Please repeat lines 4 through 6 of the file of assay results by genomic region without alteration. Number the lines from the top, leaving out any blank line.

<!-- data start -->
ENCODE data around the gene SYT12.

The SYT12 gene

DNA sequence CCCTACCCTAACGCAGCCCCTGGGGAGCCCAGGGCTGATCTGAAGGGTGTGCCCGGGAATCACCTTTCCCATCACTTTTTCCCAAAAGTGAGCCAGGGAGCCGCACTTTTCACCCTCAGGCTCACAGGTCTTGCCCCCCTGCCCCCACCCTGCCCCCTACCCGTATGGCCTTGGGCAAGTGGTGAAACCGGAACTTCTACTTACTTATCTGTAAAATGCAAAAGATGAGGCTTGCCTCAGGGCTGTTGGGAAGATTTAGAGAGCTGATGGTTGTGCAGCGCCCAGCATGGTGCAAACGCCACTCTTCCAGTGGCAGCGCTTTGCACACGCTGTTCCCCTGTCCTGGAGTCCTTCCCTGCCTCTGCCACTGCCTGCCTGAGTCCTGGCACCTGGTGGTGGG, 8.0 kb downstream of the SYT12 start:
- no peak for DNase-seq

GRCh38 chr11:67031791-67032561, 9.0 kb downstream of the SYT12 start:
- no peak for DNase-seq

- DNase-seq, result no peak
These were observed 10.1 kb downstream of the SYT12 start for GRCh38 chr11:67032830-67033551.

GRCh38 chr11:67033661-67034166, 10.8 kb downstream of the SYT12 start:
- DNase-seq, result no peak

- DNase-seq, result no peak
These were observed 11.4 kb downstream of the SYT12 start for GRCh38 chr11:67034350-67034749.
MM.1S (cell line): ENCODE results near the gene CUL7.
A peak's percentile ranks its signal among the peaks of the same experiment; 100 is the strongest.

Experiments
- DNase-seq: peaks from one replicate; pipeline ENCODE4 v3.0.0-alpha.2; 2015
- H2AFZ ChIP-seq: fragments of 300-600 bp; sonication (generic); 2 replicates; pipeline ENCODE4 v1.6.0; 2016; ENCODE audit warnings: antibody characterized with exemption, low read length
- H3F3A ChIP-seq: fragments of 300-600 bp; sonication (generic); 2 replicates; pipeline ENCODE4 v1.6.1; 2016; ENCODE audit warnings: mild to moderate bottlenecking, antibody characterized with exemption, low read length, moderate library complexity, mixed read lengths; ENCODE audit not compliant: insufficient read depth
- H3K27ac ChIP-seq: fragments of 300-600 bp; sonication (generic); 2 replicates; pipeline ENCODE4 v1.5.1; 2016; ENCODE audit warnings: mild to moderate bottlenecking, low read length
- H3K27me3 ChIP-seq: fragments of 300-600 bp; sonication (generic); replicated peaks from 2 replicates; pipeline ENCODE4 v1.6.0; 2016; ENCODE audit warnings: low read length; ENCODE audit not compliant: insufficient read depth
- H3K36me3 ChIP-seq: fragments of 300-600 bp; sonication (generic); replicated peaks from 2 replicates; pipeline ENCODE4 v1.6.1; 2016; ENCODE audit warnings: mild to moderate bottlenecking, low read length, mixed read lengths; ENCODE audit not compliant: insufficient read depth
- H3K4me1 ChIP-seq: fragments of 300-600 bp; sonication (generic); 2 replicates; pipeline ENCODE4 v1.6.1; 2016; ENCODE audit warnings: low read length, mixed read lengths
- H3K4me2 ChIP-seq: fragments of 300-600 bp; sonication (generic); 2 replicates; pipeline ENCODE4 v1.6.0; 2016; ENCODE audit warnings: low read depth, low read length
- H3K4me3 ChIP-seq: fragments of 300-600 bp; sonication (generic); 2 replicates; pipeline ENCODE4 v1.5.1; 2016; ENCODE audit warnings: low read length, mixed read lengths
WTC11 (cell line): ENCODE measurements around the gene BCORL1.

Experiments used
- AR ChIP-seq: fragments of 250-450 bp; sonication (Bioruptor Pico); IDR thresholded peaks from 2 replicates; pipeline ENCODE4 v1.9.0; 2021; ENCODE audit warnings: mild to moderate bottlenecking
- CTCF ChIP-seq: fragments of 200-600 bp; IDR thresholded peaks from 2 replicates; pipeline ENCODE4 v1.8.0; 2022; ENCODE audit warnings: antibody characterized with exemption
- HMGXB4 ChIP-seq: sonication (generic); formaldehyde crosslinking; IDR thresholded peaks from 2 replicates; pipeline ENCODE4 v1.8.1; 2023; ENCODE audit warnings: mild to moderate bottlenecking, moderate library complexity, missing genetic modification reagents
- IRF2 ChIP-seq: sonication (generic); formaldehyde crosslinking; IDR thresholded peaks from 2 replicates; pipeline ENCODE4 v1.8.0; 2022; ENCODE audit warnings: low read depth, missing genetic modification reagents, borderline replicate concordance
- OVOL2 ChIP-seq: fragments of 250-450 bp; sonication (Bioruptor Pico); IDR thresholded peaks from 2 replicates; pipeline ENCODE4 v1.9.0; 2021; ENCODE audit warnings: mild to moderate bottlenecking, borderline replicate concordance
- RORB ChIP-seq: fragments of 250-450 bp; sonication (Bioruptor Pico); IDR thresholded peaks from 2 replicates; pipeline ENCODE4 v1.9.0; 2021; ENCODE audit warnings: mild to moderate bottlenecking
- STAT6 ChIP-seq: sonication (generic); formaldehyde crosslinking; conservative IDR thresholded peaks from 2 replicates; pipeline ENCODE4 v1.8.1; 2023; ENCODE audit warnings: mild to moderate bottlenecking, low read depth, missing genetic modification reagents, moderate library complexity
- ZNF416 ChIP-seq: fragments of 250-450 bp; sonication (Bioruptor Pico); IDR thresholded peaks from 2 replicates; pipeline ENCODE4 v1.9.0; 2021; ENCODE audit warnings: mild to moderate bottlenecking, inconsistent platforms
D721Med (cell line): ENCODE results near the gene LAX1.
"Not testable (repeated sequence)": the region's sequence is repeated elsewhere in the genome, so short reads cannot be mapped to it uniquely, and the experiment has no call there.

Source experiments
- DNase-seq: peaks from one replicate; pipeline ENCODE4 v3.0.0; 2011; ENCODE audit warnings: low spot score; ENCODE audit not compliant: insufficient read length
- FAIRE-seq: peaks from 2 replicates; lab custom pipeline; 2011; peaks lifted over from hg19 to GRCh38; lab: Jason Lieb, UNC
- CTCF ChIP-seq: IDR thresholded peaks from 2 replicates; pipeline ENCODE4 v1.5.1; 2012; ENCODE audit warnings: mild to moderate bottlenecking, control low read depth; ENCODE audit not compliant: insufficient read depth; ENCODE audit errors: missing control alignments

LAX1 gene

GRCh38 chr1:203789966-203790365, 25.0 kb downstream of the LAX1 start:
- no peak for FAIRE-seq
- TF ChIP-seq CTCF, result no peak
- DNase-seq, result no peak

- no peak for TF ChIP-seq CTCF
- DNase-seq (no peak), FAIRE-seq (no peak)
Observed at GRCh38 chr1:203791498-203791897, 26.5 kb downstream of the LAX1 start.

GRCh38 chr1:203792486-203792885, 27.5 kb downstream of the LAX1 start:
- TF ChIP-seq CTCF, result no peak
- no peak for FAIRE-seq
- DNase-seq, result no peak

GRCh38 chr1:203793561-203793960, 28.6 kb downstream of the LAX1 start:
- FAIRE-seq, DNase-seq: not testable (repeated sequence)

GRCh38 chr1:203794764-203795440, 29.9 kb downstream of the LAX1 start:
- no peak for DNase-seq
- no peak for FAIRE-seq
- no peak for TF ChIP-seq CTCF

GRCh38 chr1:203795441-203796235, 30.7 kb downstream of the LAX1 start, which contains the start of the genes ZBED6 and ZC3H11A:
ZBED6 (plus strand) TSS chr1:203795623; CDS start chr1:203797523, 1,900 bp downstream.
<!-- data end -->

- no peak for DNase-seq

GRCh38 chr11:67031791-67032561, 9.0 kb downstream of the SYT12 start:
- no peak for DNase-seq